The yesteryear title’s my least favorite aspect of the painting. Gone are the days of calling each other a husband’s name. This artwork of yore harkens to patriarchal bad habits. Women lost their names when they got married. Back then it was both first and last. These hackneyed ways are best kept in the past. That way cool women like Catherine Brass can shine bright as herself not as a man’s secondary self.
Nor is it a mere way to see what this woman looked like. With this tiny sliver of a second with Mrs. Richard Yates in 1793, we see who she is. If a painter could capture a subject’s true self, would you tell them how to paint you? I’d let them portray all the foibles and quirks that make me a singular person. That way it’s a true portrayal.
That’s what Mrs. Richard Yates did. She didn’t squirm or negotiate about her particular traits. Catherine sat, as is. Ms. Yates looked right at Gilbert Stuart with the look of, paint me as I am. Lucky for us, his skills and technique did exactly that. Two hundred years later we can glimpse the real woman behind this masterpiece.
Mrs. Richard Yates Portrait – FAQs
Where can I see Mrs. Richard Yates in person?
This stunner graces the walls at the National Gallery of Art in Washington, DC. It’s in the Andrew W. Mellon Collection. These paintings are all either of the gilded religious type or classic portraits. The artist names are familiar including Hans Holbein, Rembrandt, and Diego Velázquez. Many of the artworks are too. But the endearing vigor of Catherine Brass Yates stands out among them. She brightens the room with only a glance.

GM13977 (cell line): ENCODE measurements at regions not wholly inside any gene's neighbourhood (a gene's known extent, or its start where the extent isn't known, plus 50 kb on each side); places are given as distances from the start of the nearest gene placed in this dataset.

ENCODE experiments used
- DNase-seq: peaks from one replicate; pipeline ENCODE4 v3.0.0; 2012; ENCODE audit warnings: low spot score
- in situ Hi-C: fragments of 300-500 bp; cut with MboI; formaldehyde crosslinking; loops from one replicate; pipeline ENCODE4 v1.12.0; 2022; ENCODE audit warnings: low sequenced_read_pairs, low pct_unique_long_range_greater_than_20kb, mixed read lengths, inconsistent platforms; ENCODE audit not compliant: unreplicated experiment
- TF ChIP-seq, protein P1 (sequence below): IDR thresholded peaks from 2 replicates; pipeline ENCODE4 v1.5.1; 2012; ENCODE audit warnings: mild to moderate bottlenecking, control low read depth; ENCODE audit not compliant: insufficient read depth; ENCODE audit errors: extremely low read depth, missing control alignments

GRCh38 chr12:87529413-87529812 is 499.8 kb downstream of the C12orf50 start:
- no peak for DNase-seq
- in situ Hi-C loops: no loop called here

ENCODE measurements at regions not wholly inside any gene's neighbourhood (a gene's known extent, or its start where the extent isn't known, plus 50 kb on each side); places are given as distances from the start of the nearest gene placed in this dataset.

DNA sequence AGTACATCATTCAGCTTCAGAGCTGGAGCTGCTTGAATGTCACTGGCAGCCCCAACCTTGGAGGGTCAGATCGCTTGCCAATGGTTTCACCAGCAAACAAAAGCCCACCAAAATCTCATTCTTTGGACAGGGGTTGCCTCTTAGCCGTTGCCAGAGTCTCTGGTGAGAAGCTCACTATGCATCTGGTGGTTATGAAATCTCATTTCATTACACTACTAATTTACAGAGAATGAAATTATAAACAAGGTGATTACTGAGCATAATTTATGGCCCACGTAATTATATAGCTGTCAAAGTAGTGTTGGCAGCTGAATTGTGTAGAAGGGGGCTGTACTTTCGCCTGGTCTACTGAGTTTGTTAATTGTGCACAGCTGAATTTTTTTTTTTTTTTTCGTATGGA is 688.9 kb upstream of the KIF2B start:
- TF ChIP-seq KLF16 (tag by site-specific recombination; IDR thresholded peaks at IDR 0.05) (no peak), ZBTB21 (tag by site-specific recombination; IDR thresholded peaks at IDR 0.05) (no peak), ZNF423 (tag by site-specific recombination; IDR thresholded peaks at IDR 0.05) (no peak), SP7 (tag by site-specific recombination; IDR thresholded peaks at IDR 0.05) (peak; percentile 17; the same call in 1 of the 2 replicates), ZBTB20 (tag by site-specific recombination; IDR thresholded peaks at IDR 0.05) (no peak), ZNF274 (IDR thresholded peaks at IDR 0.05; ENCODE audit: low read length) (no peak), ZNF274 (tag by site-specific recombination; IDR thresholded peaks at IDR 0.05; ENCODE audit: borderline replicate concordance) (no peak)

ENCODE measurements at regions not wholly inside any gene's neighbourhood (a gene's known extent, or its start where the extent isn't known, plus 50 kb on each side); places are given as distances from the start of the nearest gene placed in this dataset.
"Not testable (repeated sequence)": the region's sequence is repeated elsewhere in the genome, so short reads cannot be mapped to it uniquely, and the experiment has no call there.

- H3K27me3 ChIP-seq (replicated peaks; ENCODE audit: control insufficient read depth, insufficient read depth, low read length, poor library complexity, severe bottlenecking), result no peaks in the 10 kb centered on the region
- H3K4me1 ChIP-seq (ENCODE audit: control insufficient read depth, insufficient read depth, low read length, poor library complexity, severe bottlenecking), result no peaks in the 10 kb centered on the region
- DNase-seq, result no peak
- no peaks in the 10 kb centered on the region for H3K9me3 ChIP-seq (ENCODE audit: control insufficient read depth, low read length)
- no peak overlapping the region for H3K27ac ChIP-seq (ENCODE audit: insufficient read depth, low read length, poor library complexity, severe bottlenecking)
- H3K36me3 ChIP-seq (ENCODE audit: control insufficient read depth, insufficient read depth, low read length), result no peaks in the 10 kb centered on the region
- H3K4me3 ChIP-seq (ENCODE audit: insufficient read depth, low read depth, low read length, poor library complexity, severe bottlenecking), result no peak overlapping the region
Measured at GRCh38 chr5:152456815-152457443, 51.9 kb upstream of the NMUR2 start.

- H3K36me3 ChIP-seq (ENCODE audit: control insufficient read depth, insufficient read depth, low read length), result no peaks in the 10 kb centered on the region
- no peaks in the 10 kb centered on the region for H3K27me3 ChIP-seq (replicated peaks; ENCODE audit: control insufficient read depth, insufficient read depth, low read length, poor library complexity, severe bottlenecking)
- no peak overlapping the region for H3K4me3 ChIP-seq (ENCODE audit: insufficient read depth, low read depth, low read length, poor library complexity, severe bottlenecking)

Who was Catherine Brass Yates of the Mrs. Richard Yates Portrait?
Born to a shoemaker, Catherine Brass married up in status. In fact, marrying Richard Yates meant a steady uphill climb for her social calendar. The Yates’s two daughters married the Pollock brothers. This kept the flourishing Yates business in the family. But even better, they all stayed close. The three families lived in adjoining houses right on the current site of Grant’s Tomb. Not particularly well-known in her lifetime, Catherine Brass Yates’s face is now famous. This painting gets more popular and memorable through the ages. That’s because of her portrayal’s resilient character. It’s come to represent the industrious youth of our United States.
What makes Gilbert Stuart an important painter?
Portrait painter, Stuart was known for painting people with striking character studies. He was lauded for analysis as much as technique. And his technique was extraordinary. Fine details like fingernails look real enough to buff within his artistic domain. Gilbert Stuart was an American painter. But he became famous in London. Like many of his artistic peers, he studied abroad after the American Revolution. In 1782 he painted an acclaimed portrait of an Englishman ice skating. This full length figurative work created quite a buzz. Stuart henceforth found himself in high demand. He went on to paint many esteemed portraits in Europe as well as back home in the States.
* American Paintings of the 18th Century by Ellen G. Miles